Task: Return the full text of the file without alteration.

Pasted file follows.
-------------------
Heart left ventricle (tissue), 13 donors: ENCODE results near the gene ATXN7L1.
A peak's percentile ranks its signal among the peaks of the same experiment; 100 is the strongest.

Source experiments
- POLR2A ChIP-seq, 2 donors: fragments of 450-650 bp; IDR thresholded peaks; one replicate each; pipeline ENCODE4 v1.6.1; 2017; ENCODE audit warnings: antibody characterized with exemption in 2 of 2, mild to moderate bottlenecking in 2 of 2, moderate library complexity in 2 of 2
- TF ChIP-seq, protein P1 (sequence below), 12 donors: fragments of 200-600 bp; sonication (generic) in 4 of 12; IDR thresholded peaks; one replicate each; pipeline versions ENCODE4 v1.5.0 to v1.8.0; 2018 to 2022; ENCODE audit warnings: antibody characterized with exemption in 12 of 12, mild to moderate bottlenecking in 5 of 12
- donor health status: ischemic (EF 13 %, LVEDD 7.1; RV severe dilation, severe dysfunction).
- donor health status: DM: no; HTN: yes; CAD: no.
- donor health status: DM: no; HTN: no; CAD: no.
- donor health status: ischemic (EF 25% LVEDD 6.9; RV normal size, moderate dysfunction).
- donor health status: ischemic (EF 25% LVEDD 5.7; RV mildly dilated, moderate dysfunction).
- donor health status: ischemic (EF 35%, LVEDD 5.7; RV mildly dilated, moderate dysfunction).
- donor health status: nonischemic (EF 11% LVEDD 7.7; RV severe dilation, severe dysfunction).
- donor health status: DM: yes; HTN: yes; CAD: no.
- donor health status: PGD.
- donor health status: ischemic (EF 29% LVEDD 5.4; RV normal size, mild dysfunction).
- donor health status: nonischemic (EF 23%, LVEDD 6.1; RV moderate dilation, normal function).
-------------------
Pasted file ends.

Heart left ventricle (tissue), 13 donors: ENCODE results near the gene ATXN7L1.
A peak's percentile ranks its signal among the peaks of the same experiment; 100 is the strongest.

Source experiments
- POLR2A ChIP-seq, 2 donors: fragments of 450-650 bp; IDR thresholded peaks; one replicate each; pipeline ENCODE4 v1.6.1; 2017; ENCODE audit warnings: antibody characterized with exemption in 2 of 2, mild to moderate bottlenecking in 2 of 2, moderate library complexity in 2 of 2
- TF ChIP-seq, protein P1 (sequence below), 12 donors: fragments of 200-600 bp; sonication (generic) in 4 of 12; IDR thresholded peaks; one replicate each; pipeline versions ENCODE4 v1.5.0 to v1.8.0; 2018 to 2022; ENCODE audit warnings: antibody characterized with exemption in 12 of 12, mild to moderate bottlenecking in 5 of 12
- donor health status: ischemic (EF 13 %, LVEDD 7.1; RV severe dilation, severe dysfunction).
- donor health status: DM: no; HTN: yes; CAD: no.
- donor health status: DM: no; HTN: no; CAD: no.
- donor health status: ischemic (EF 25% LVEDD 6.9; RV normal size, moderate dysfunction).
- donor health status: ischemic (EF 25% LVEDD 5.7; RV mildly dilated, moderate dysfunction).
- donor health status: ischemic (EF 35%, LVEDD 5.7; RV mildly dilated, moderate dysfunction).
- donor health status: nonischemic (EF 11% LVEDD 7.7; RV severe dilation, severe dysfunction).
- donor health status: DM: yes; HTN: yes; CAD: no.
- donor health status: PGD.
- donor health status: ischemic (EF 29% LVEDD 5.4; RV normal size, mild dysfunction).
- donor health status: nonischemic (EF 23%, LVEDD 6.1; RV moderate dilation, normal function).